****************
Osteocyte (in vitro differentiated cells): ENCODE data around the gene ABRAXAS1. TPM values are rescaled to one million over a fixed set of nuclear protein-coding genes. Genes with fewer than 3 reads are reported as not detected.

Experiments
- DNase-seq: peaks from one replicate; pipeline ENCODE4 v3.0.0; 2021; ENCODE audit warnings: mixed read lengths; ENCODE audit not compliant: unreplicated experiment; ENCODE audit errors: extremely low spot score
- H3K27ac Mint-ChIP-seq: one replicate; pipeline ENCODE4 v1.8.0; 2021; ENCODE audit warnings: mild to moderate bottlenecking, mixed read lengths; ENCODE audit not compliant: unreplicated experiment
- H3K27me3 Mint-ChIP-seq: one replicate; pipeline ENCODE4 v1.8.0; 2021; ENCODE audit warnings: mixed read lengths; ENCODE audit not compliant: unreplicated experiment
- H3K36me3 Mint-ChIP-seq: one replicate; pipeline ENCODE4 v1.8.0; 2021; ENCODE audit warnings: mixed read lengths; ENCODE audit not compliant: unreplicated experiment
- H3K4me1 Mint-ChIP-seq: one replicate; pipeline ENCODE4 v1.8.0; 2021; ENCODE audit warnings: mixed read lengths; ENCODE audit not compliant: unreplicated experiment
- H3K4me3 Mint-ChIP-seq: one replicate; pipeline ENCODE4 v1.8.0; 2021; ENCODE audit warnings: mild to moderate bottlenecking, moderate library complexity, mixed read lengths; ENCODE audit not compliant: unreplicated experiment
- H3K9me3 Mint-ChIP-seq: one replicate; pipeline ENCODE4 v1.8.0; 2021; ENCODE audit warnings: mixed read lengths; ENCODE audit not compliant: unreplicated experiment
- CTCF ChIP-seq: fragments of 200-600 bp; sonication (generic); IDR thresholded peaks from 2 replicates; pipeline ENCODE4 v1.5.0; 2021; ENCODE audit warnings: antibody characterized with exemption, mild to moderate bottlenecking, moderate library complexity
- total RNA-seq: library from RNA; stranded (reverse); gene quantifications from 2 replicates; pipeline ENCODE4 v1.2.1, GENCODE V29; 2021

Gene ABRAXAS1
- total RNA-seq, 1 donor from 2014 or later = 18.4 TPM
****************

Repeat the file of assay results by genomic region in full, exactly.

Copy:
Osteocyte (in vitro differentiated cells): ENCODE data around the gene ABRAXAS1. TPM values are rescaled to one million over a fixed set of nuclear protein-coding genes. Genes with fewer than 3 reads are reported as not detected.

Experiments
- DNase-seq: peaks from one replicate; pipeline ENCODE4 v3.0.0; 2021; ENCODE audit warnings: mixed read lengths; ENCODE audit not compliant: unreplicated experiment; ENCODE audit errors: extremely low spot score
- H3K27ac Mint-ChIP-seq: one replicate; pipeline ENCODE4 v1.8.0; 2021; ENCODE audit warnings: mild to moderate bottlenecking, mixed read lengths; ENCODE audit not compliant: unreplicated experiment
- H3K27me3 Mint-ChIP-seq: one replicate; pipeline ENCODE4 v1.8.0; 2021; ENCODE audit warnings: mixed read lengths; ENCODE audit not compliant: unreplicated experiment
- H3K36me3 Mint-ChIP-seq: one replicate; pipeline ENCODE4 v1.8.0; 2021; ENCODE audit warnings: mixed read lengths; ENCODE audit not compliant: unreplicated experiment
- H3K4me1 Mint-ChIP-seq: one replicate; pipeline ENCODE4 v1.8.0; 2021; ENCODE audit warnings: mixed read lengths; ENCODE audit not compliant: unreplicated experiment
- H3K4me3 Mint-ChIP-seq: one replicate; pipeline ENCODE4 v1.8.0; 2021; ENCODE audit warnings: mild to moderate bottlenecking, moderate library complexity, mixed read lengths; ENCODE audit not compliant: unreplicated experiment
- H3K9me3 Mint-ChIP-seq: one replicate; pipeline ENCODE4 v1.8.0; 2021; ENCODE audit warnings: mixed read lengths; ENCODE audit not compliant: unreplicated experiment
- CTCF ChIP-seq: fragments of 200-600 bp; sonication (generic); IDR thresholded peaks from 2 replicates; pipeline ENCODE4 v1.5.0; 2021; ENCODE audit warnings: antibody characterized with exemption, mild to moderate bottlenecking, moderate library complexity
- total RNA-seq: library from RNA; stranded (reverse); gene quantifications from 2 replicates; pipeline ENCODE4 v1.2.1, GENCODE V29; 2021

Gene ABRAXAS1
- total RNA-seq, 1 donor from 2014 or later = 18.4 TPM